January 2013

Florence’s grand old movie palace

by Rebecca Bricker on January 27, 2013

During Oscar season, my favorite place to hang out in Florence is the Odeon Cinema – the most amazing movie theater I’ve ever seen.

It’s tucked inside Palazzo Strozzi, a jewel of the Renaissance built in 1462 (30 years before Columbus set sail). The Odeon, however, is an Art Deco gem, designed by Italian architect Marcello Piacentini during a renovation of a portion of the palace in the early twentieth century. It opened in 1922 as a cinema-theater and became a popular venue for entertainers from around the world. The enormous movie screen hangs above a stage where Ella Fitzgerald and Louis Armstrong once performed.

I love to sit back in the Odeon’s cushy, velvety seats and look up at the stained-glass cupola. The Odeon’s decorative ornaments, lighting fixtures, statues and tapestries are all Art Deco originals.

The Odeon shows English-language movies in English (with Italian sub-titles) most of the year. But during Oscar season, the schedule is chocked full of nominated and critically acclaimed films. This year’s ‘programme’ includes: Lincoln, Argo, Les Miserables, Life of Pi, The Master, The Company You Keep, The Best Offer, The Hobbit, Hyde Park on Hudson, Quartet, Cloud Atlas, The Angels’ Share, Promised Land, Django Unchained. Some films are shown only for a couple of days. I make note of the showtimes on my calendar so I don’t miss out.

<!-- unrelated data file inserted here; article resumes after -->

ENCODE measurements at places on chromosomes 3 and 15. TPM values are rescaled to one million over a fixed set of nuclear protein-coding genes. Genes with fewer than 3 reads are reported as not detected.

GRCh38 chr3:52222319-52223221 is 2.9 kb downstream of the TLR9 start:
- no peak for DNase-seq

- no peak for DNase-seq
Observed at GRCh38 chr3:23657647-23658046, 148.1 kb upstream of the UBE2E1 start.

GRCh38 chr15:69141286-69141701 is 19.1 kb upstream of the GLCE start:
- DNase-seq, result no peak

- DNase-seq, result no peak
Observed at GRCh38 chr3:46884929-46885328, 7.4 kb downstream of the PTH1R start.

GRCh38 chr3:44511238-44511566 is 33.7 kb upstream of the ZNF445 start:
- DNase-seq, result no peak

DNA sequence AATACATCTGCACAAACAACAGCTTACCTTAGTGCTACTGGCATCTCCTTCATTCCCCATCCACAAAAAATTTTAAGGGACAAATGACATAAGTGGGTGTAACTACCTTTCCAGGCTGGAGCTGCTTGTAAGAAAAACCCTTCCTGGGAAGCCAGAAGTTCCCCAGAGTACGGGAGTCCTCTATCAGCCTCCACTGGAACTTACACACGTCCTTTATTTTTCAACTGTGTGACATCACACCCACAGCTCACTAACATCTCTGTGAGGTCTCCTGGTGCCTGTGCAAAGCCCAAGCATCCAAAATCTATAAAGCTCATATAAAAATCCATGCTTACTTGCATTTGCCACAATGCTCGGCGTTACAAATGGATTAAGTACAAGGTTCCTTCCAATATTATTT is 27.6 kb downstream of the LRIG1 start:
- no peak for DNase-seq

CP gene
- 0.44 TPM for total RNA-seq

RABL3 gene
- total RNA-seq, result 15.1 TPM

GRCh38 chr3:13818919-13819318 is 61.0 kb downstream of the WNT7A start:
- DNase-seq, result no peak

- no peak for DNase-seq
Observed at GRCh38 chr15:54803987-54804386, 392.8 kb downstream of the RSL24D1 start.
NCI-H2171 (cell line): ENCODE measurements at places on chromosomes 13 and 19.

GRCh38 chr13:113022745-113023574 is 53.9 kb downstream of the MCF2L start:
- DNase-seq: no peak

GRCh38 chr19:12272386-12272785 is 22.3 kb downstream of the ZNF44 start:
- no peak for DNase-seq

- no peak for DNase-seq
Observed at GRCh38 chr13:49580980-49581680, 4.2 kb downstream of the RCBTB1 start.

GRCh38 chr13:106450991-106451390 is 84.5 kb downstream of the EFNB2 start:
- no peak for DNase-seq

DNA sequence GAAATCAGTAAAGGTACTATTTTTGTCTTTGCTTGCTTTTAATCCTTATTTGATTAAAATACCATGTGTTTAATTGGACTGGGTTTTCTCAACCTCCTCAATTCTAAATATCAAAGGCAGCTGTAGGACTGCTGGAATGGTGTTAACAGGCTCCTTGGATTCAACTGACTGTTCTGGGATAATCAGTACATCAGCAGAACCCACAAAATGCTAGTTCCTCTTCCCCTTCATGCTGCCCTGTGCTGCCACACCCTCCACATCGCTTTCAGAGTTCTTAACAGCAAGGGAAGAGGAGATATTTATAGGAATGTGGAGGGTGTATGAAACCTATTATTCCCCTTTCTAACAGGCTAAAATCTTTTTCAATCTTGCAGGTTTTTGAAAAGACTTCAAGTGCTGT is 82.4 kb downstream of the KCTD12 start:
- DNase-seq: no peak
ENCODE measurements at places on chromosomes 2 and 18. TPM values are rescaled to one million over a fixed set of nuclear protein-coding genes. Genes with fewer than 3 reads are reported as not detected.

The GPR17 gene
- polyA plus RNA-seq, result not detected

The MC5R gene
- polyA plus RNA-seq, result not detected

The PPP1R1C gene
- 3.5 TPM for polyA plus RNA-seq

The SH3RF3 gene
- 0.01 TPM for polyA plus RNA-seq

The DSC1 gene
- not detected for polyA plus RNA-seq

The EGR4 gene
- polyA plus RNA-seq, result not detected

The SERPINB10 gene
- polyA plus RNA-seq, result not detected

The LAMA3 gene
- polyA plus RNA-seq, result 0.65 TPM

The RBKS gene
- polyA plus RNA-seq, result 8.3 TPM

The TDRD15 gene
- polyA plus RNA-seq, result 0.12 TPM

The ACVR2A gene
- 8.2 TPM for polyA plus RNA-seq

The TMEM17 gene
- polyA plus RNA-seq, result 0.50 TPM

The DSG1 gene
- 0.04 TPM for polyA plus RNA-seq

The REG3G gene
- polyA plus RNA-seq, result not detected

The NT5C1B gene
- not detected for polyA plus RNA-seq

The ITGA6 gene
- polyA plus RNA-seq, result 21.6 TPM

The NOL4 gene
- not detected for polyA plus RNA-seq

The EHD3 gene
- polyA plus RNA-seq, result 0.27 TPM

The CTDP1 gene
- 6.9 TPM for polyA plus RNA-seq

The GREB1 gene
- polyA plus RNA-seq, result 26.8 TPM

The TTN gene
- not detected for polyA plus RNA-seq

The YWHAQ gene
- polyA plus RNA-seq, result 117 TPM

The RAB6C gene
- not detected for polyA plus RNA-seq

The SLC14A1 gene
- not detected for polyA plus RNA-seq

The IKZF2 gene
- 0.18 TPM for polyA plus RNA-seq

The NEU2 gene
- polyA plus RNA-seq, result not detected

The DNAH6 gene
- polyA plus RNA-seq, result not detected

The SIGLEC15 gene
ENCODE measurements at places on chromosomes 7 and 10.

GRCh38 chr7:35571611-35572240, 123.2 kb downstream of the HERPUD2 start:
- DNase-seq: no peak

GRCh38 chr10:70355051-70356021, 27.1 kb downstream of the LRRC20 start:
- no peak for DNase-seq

There are no previews of coming attractions at the Odeon, no reminders to refrain from talking or to turn off your cell phones. The lights go out and – boom – the movie starts. Once, I was in the ladies’ room (next to the stage) when a film began. The sound was so loud, I nearly jumped off the toilet. By the time I got myself zipped up and back to my seat, I had missed the first lines of dialogue.


The snack bar at the Odeon is a delight. It offers M&Ms and Campari. So very civilized.

In L.A., you might pay $25 to see a movie in a recliner, with a pillow and blanket. But at the Odeon, you can see the same movie for $8 in a Renaissance palace, sitting on a velvety seat under a stained-glass cupola next to the ghosts of Ella and Louie. How grand is that?